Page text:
Israel-Hamas truce deal for hostage release hits last-minute snag

Palestinians inspect the damage of a destroyed house following Israeli airstrikes in the town of Khan Younis (AP)
Palestinians inspect the damage of a destroyed house following Israeli airstrikes in the town of Khan Younis (AP) Palestinians inspect the damage of a destroyed house following Israeli airstrikes in the town of Khan Younis (AP)

An agreement for a four-day ceasefire in Gaza and the release of dozens of Hamas-held hostages and Palestinians imprisoned by Israel appeared to have hit a last-minute snag after a senior Israeli official said it would not take effect until Friday.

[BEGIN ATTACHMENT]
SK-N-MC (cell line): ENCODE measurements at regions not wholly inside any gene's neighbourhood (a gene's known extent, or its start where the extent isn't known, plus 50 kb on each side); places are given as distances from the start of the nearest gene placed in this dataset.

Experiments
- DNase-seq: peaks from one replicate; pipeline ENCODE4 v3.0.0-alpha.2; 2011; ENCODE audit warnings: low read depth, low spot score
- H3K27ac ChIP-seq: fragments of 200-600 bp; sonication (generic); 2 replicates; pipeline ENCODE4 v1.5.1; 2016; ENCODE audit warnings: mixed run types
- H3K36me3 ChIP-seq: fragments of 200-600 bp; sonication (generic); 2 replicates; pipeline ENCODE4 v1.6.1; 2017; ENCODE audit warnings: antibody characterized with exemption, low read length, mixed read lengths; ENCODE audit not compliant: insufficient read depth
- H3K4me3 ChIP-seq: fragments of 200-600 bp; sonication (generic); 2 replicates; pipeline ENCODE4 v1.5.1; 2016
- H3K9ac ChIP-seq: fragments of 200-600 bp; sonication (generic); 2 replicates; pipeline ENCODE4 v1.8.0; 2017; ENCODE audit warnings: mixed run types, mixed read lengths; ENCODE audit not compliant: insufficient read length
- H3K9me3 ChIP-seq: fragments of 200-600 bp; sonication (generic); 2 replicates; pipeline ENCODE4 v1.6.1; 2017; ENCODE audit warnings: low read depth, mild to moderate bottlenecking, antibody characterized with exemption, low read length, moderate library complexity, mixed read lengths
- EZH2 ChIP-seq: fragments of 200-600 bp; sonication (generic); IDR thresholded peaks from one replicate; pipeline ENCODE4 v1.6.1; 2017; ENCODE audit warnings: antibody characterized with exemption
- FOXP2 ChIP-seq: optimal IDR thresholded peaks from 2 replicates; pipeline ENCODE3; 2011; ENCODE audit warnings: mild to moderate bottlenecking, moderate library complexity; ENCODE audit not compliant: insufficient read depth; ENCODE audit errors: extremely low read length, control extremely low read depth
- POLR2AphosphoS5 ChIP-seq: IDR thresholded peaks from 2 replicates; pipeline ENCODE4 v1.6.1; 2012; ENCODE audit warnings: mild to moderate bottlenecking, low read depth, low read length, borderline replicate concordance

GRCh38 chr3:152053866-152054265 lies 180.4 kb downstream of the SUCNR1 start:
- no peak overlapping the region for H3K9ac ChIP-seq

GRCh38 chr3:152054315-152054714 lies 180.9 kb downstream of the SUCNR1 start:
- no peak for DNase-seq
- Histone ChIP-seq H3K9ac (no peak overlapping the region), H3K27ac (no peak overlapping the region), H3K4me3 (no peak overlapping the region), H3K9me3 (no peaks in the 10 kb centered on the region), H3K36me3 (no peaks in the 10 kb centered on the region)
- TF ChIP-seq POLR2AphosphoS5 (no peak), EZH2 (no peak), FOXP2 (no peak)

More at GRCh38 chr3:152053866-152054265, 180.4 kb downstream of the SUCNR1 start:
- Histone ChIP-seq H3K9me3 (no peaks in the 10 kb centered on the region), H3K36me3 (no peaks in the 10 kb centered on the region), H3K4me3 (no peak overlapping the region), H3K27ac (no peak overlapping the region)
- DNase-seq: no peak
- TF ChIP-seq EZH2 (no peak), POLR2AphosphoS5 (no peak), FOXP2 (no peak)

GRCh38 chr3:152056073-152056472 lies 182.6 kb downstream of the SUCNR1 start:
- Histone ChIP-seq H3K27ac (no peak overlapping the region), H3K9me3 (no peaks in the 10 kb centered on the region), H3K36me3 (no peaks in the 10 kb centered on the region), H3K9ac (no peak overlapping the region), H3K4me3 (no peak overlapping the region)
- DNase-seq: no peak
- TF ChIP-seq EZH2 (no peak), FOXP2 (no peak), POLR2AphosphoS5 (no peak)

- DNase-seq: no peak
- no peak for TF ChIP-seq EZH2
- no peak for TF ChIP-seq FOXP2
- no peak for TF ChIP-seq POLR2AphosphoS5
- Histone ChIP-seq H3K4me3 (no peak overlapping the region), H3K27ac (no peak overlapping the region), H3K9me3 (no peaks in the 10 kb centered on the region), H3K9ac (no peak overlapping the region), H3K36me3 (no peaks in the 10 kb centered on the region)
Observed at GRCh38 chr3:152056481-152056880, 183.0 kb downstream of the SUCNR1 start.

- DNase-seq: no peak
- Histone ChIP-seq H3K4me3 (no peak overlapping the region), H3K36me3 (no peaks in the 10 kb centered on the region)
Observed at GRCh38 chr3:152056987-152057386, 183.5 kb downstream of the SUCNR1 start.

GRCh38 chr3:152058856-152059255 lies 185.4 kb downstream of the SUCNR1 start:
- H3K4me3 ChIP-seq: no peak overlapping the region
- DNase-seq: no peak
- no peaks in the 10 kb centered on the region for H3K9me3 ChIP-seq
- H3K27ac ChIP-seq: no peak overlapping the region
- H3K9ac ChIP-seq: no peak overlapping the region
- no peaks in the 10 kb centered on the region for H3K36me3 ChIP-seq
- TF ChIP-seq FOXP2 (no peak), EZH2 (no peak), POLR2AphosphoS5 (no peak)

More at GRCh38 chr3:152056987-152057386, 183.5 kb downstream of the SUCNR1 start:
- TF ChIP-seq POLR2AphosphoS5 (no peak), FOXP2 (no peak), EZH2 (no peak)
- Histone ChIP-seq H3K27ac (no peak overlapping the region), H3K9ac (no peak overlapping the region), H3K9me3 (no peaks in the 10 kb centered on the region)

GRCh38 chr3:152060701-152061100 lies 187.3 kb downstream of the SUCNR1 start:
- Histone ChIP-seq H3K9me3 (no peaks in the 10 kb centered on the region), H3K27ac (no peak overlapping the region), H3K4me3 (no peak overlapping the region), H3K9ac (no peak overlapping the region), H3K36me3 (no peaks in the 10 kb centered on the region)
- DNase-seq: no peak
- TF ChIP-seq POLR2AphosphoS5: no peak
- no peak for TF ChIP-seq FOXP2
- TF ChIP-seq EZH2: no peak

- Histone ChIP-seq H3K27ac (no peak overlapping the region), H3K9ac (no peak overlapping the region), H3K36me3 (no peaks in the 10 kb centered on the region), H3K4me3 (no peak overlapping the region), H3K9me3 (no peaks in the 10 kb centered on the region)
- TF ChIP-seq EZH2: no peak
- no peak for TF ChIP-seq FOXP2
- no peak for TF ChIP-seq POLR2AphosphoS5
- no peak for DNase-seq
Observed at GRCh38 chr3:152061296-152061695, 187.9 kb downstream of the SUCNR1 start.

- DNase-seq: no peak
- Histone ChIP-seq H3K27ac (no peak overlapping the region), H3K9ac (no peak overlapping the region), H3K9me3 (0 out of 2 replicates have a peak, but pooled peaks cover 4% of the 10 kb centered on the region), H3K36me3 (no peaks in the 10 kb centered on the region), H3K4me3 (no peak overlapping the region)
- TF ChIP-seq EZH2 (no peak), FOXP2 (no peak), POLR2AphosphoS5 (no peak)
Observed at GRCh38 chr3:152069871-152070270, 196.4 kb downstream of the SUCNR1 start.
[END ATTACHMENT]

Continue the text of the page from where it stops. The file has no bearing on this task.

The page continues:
The diplomatic breakthrough promised some relief for more than 1.7 million Palestinians who have fled their homes under weeks of Israeli bombardment, as well as families in Israel fearful over the fate of loved ones captured during Hamas’ October 7 attack that triggered the war.

Israel’s national security adviser, Tzachi Hanegbi, announced the delay late on Wednesday, without providing a reason. The ceasefire had originally been due to start at 10am local time (8am GMT) on Thursday.

Israeli media reported that some final details are still being worked out.

The Persian Gulf nation of Qatar, which played a key role in mediating with Hamas, said early on Thursday that a new time for the agreement to go into force would be announced “in the coming hours”.

The US and Egypt also helped negotiate the deal.

Israeli soldiers in Gaza
Israeli soldiers in Gaza Israeli soldiers are seen during a ground operation in the Gaza Strip (AP)

Meanwhile, the health ministry in Hamas-ruled Gaza said it has resumed its detailed count of casualties, documenting more than 13,000 deaths.